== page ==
Comprehensive Male
Comprehensive Male
Hormone Panel
male hormone panel testing

Comprehensive Male Hormone Panel

Rp. 7.700.000

Testosterone Total (bound testosterone): The grand total of all testosterone available in the bloodstream. 98% proportion is normal for bound testosterone 2% that’s left is known as “free testosterone.” For example, a patient may not need more testosterone. They may simply need less of substances that tend to convert testosterone into other substances such as estrogen (associated with soy products).This is why it may be critically important to test for free testosterone levels and not just total testosterone alone.

Testosterone Free (free testosterone): Evaluate testicular function in clinical states where the testosterone binding proteins may be altered (obesity, cirrhosis, thyroid disorders). Enables its functionality, such as cell replication in the bones and muscles. Free testosterone is also responsible for secondary sexual characteristics facial hair and a deeper voice. Too little free testosterone can lead to poor muscle development, irritability, lowered sex drive, erectile dysfunction, and more.

Male Sex Hormones Combinations Tests

  • Testosterone Total (bound testosterone)
  • Testosterone Free (free testosterone)
  • Estrogen / Estradiol
  • Progesterone
  • Luteinizing (LH)
  • 17-OHP (Adrenal Hormone)
  • Dehydroepiandrosterone sulfate (DHEA) (Adrenal Hormone)
  • Follicle-Stimulating Hormone (FSH)
  • Sex Hormone-Binding Globulin (SHBG)
  • Prolactin (PRL)
  • Prostate specific antigen (PSA)

Estrogen / Estradiol: Testosterone will begin to convert to estrogen in men as they age due to the aromatase reaction. Aromatase is found mostly in fat cells, so the more body fat a man has, especially in the mid section, the higher his estrogen. Plays an important role in the regulation of testosterone, several brain functions, bone health, skin health, sexual function/libido, cardiovascular function, and cholesterol regulation. Must be in proper balance with testosterone.

Dehydroepiandrosterone sulfate (DHEA): Also known as androstenolone. A precursor for sex steroids including estrogen and testosterone. Also plays an important role in immune function and stress response. Even more so than testosterone, men rely on DHEA to maintain their edge. Produced in the adrenal glands, where DHEA is produced. 

17 OHP. Produced in the adrenal cortex, 17 hydroxyprogesterone, also known as the stress hormone, is the basis of the cortisol hormone, important for immunities and metabolism. A higher amount of 17 OHP indicates the lower production of cortisol and vice versa.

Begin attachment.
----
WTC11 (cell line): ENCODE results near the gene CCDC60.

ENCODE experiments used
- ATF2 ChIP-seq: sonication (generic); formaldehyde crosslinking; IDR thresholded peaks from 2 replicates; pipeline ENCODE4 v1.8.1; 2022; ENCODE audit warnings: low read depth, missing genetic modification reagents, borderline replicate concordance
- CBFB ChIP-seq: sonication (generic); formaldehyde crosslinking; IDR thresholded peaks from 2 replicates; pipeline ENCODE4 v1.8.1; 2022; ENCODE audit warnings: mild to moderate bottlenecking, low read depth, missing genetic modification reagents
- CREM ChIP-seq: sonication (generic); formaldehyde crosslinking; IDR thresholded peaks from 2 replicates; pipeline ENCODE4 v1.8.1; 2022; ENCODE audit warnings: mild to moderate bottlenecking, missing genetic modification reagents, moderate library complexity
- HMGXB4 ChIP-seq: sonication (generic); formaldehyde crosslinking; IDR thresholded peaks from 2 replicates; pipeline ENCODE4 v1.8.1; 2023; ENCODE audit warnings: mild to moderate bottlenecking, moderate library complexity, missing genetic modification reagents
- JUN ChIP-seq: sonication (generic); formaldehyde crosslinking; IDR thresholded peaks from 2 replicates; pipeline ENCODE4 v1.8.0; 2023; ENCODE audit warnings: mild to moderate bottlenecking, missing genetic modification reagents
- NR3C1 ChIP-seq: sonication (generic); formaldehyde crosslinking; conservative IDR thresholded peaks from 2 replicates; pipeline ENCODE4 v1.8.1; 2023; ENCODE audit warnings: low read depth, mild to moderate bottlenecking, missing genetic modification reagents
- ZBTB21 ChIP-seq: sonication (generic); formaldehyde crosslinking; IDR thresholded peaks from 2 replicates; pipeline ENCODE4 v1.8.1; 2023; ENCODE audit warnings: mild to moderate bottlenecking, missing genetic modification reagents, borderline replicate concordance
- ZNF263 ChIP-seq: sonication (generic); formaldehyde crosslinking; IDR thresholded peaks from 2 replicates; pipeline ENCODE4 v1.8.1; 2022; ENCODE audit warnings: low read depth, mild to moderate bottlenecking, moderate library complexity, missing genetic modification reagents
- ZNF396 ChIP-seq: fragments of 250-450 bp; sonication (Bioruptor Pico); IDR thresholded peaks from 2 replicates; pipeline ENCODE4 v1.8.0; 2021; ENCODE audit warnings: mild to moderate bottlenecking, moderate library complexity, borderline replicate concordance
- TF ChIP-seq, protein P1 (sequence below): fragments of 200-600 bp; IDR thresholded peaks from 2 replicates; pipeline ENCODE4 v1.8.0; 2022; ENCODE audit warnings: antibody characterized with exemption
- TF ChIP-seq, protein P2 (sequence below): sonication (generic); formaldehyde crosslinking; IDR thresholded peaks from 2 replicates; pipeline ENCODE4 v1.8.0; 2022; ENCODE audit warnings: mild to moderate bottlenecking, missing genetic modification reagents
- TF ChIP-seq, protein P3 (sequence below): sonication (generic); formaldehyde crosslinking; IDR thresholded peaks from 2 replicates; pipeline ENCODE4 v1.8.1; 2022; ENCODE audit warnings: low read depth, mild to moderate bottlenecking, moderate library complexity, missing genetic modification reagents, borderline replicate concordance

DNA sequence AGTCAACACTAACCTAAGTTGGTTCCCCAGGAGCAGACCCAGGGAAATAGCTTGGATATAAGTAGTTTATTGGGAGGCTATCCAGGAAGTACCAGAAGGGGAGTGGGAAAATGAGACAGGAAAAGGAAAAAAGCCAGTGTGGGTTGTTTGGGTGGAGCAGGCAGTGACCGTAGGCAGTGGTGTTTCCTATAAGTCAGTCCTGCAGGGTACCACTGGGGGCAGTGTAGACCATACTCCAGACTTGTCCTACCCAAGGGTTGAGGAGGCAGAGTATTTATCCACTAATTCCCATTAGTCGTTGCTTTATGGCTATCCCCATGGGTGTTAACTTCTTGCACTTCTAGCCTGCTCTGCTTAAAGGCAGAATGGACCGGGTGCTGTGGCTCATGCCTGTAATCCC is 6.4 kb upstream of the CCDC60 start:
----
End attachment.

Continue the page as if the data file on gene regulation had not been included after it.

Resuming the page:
Progesterone: A precursor to numerous hormones, including testosterone, the primary male sex hormone. Powerful counter-balance for estrogen. Progesterone for men is essential. Low levels can often result in lack of sex drive and high body fat. Men produce approximately 5 to 15 mg of progesterone in their testicles each day. Enhances libido, improves mood, controls weight, increases muscle mass, increases energy, keeps bones  strong, and make errections strong, and more.

Luteinizing (LH): Also known as lutropin. Produced and released in the anterior pituitary gland. Triggers the production and secretion of androgens. Also stimulates and controls FSH and sperm creation. Affected by endocrine system disruptors, such as MSG, fluoride, and soy consumption.

Follicle-Stimulating Hormone (FSH): A hormone released by the pituitary (master) gland in the brain. In men, it stimulates testicular growth and the creation of normal sperm cells, and maintaining them until they are ready to be released.

Sex Hormone-Binding Globulin (SHBG): A protein made in the liver, binds tightly to 3 sex hormones: estrogen, dihydrotestosterone (DHT), and testosterone. It’s the main transport for testosterone in the body.

Prolactin (PRL): Secreted by the pituitary gland. In men it stimulates nerve cells production, boosts immunities induces anti-cancer responses. Higher levels of prolactin have been associated with tumors involving the lungs, pituitary gland, and kidneys. Involved in eating, mating, and stimulation of sperm production. Associated with erectile dysfunction, gynecomastia (enlarged male breasts) and metabolic syndrome (high blood pressure and sugar, and enlarged abdomen).

Prostate specific antigen (PSA) is a protein made only in the prostate gland. PSA is produced by normal, abnormal and cancerous prostatic tissue. There are no normal levels of total PSA for men of any age. PSA is released by the prostate into the semen where it acts to liquefy the semen following ejaculation. There is controversy regarding high levels of PSA as indicators of prostate cancer. High levels may also simply indicate a need for ejaculation.

Master Glands Hormone Combinations Tests
(These control the sex hormones, and all interrelated bodily functions)

  • TSHs (Thyroid-stimulating hormone)
  • T3 (Total Triiodothyronine)
  • FT3 (Free Triiodothyronine)
  • T4 (Total Thyroxine)
  • FT4 (Free Thyroxine)
  • IPTH (Parathyroid hormone)

Fasting: No
Specimen: Blood
Results: 1-3 Business Days
Required: Thyroid / Pituitary Panel
Also suggested:

  1. Penile Culture / Exam
  2. STD Panel